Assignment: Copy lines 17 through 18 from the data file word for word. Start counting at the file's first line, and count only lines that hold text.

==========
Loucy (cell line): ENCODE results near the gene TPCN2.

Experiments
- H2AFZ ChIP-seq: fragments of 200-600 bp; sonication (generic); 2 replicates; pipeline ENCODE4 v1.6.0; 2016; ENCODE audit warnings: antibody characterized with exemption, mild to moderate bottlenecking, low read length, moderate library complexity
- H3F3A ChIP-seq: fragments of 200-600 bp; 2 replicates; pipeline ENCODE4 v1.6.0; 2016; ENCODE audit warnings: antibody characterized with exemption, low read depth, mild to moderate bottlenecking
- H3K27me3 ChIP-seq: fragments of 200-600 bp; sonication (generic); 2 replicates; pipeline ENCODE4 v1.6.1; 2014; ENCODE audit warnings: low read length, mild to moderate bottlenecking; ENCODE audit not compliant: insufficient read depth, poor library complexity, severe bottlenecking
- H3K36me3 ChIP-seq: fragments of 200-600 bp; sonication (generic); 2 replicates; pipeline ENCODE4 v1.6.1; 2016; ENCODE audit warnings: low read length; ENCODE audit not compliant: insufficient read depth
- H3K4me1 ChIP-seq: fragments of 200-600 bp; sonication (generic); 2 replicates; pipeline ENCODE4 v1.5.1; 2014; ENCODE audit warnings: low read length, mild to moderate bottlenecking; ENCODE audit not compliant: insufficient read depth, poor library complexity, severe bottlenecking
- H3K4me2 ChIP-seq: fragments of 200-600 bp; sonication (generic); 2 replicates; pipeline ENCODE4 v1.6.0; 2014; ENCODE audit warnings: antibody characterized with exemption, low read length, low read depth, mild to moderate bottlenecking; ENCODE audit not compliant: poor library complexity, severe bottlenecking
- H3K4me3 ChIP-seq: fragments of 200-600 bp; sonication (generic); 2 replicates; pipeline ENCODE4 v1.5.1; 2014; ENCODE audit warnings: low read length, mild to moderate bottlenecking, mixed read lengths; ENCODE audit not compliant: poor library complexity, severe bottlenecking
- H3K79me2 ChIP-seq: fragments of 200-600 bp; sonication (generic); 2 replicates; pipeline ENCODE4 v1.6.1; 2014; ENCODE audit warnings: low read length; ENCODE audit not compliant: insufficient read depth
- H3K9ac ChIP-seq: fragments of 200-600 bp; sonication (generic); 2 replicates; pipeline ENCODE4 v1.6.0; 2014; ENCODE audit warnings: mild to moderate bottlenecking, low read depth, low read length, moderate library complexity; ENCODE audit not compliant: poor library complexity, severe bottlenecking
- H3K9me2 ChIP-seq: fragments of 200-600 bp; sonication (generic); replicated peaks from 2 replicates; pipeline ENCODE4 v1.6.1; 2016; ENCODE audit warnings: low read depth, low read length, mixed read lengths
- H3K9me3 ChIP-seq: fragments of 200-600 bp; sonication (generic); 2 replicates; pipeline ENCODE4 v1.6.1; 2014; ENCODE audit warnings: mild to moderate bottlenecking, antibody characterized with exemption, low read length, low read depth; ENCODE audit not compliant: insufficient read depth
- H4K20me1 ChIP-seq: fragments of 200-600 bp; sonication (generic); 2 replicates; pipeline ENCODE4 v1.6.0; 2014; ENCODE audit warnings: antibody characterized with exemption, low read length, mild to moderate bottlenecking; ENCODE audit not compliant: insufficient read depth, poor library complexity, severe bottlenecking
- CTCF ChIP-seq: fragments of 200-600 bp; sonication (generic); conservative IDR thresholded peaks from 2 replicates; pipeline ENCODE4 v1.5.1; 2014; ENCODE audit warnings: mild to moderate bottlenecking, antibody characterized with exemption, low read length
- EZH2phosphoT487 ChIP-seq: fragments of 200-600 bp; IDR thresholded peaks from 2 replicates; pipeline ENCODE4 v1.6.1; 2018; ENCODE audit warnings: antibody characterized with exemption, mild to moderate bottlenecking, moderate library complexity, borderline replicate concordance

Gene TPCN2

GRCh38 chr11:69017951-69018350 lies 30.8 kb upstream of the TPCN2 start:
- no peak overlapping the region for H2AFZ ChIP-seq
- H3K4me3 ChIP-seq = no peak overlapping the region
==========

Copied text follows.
Gene TPCN2

GRCh38 chr11:69017951-69018350 lies 30.8 kb upstream of the TPCN2 start: